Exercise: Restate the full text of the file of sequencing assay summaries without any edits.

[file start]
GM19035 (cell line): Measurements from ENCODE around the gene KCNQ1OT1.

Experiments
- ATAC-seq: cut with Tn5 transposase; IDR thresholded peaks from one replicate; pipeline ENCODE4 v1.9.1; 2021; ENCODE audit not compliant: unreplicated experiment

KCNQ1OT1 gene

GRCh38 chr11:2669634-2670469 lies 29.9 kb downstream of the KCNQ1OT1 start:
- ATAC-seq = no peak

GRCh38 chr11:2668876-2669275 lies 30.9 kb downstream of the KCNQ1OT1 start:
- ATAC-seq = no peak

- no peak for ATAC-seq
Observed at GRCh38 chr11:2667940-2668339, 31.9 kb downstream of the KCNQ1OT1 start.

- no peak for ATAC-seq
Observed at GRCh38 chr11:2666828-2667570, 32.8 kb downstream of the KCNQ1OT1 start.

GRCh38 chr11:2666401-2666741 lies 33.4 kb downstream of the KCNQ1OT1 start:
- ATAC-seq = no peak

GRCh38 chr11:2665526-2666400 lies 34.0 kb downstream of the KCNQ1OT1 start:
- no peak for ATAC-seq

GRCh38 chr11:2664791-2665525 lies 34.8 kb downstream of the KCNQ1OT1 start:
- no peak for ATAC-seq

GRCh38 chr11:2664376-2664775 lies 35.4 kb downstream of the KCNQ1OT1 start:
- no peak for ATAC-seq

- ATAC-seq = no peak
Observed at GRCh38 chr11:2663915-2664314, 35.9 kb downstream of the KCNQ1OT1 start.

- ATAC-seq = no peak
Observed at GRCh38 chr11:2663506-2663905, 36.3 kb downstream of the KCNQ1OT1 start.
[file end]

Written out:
GM19035 (cell line): Measurements from ENCODE around the gene KCNQ1OT1.

Experiments
- ATAC-seq: cut with Tn5 transposase; IDR thresholded peaks from one replicate; pipeline ENCODE4 v1.9.1; 2021; ENCODE audit not compliant: unreplicated experiment

KCNQ1OT1 gene

GRCh38 chr11:2669634-2670469 lies 29.9 kb downstream of the KCNQ1OT1 start:
- ATAC-seq = no peak

GRCh38 chr11:2668876-2669275 lies 30.9 kb downstream of the KCNQ1OT1 start:
- ATAC-seq = no peak

- no peak for ATAC-seq
Observed at GRCh38 chr11:2667940-2668339, 31.9 kb downstream of the KCNQ1OT1 start.

- no peak for ATAC-seq
Observed at GRCh38 chr11:2666828-2667570, 32.8 kb downstream of the KCNQ1OT1 start.

GRCh38 chr11:2666401-2666741 lies 33.4 kb downstream of the KCNQ1OT1 start:
- ATAC-seq = no peak

GRCh38 chr11:2665526-2666400 lies 34.0 kb downstream of the KCNQ1OT1 start:
- no peak for ATAC-seq

GRCh38 chr11:2664791-2665525 lies 34.8 kb downstream of the KCNQ1OT1 start:
- no peak for ATAC-seq

GRCh38 chr11:2664376-2664775 lies 35.4 kb downstream of the KCNQ1OT1 start:
- no peak for ATAC-seq

- ATAC-seq = no peak
Observed at GRCh38 chr11:2663915-2664314, 35.9 kb downstream of the KCNQ1OT1 start.

- ATAC-seq = no peak
Observed at GRCh38 chr11:2663506-2663905, 36.3 kb downstream of the KCNQ1OT1 start.